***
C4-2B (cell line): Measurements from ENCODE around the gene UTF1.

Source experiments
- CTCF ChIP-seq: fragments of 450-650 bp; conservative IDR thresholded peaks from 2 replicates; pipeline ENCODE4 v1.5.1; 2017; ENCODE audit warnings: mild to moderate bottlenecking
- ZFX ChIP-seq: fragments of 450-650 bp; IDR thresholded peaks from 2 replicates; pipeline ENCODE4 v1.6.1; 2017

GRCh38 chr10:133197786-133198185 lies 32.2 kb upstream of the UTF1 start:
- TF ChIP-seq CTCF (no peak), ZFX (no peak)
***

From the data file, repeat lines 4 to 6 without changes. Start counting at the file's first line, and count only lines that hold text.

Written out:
- ZFX ChIP-seq: fragments of 450-650 bp; IDR thresholded peaks from 2 replicates; pipeline ENCODE4 v1.6.1; 2017

GRCh38 chr10:133197786-133198185 lies 32.2 kb upstream of the UTF1 start:
- TF ChIP-seq CTCF (no peak), ZFX (no peak)